b) things successful external counsel provide that are 

      i) mission-critical 

      ii) nice-to-haves

      iii) areas many external counsel could look to improve; and

      iv) pet peeves



#50 Uriel

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Posted 13 October 2014 - 08:17 PM

I, too, would love answers to those questions.

 

And if you're a significant corporation, there's just no way a young lawyer is going to pirate away some of your smaller files, is there?  (Pretty please?)  :)

 

Seems to me that if I was running a large corporation's legal spend, I'd package up all my smallish files and hand them over in a bundle to a reputable partner at a firm I'm interested in testing out.  Here, take five $200,000 cases and prove to me you can handle a $1M case. 

 

I've come to the conclusion there's no point soliciting work from in-house counsel as a junior litigator on that basis.  Even if I would treat those files like Faberge eggs, it probably wouldn't be worth the increased administration cost of having a couple of rogue juniors out there handling small litigation files when you can just fire all 28 of them off to BLG and have a single point of contact.  Sure, maybe I don't invest in someone that might one day be a relationship partner that grew up knowing my business.  But I can just insist on getting that level of service from the partner at BLG, right? 

 

Here's what I've been wondering for the past year or so:

 

1) Is there ever any reason why you would assign any legal work to an associate or junior partner directly, either barrister or solicitor-side?  Or is it just easier and more efficient to go with an established partner that is a known quantity and work with(/lure away) the associates under her?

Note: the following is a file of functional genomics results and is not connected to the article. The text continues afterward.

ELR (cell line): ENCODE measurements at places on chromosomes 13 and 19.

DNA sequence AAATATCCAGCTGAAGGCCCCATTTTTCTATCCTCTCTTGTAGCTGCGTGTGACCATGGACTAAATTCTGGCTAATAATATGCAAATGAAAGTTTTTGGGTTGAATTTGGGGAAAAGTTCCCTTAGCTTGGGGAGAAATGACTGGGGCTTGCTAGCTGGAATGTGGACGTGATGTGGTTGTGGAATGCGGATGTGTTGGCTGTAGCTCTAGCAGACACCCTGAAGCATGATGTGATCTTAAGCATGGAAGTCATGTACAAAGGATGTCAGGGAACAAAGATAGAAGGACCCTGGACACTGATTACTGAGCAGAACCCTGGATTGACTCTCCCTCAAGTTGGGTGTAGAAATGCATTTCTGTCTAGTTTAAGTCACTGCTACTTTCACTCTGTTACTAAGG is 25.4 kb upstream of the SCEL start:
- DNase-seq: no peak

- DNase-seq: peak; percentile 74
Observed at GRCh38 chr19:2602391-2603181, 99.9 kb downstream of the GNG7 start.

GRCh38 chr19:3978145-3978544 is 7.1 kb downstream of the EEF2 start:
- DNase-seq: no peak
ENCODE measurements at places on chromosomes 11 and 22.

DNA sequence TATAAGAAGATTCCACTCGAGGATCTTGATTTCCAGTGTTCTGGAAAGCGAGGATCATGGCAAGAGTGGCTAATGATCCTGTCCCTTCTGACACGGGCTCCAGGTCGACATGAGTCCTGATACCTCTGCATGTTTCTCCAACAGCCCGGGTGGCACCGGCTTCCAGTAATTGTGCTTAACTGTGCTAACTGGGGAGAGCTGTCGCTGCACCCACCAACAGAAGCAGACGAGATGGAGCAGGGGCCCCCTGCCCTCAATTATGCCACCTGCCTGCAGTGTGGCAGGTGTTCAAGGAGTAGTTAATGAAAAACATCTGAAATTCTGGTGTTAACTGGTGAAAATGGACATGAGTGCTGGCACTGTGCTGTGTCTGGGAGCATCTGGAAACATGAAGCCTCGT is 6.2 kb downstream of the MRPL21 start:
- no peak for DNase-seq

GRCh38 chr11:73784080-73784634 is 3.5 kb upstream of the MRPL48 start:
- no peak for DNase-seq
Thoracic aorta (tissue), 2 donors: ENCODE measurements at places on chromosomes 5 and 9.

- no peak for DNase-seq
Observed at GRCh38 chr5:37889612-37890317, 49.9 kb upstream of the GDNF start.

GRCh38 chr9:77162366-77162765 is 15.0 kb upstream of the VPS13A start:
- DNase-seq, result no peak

2) It must get incredibly tedious socializing with exterior counsel knowing that all of them are planning on making an ask for legal work at some point in the future.  How do you stomach it?  How can a service provider get/stay in the loop with your client without becoming annoying? 

 

3) Since you socialize in an unguarded way with other in-house personnel more than we can, what advice would you give to those of us just starting to build our book of business?  Chase startups?  Do a secondment with you? 

 

It seems to me that in this age of closer bill scrutiny and RFPs, the old advice given to Biglaw associates to focus on learning the business of our institutional clients with an eye to "inheriting" them is no longer apt.  Once your relationship partner goes, there's a good chance you're gone too --- and for good cause.  Why keep your important business with a 37-year-old junior partner that's been working with you off and on for ten years when you can pick another senior superstar elsewhere at an introductory discount, then just come back if that doesn't work out?  Heck, why not hire that junior partner in-house?  You're under so much pressure to keep costs down that "they know our business" seems a flimsy and unquantifiable way to demonstrate that you're doing your job effectively.  From my perspective it seems like the best --- or maybe the only --- way for a young-ish lawyer to make a connection with an established corporate client in this day and age is to have a killer RFP PowerPoint and a ruthlessly efficient menu of alternative fee arrangements.  Thoughts?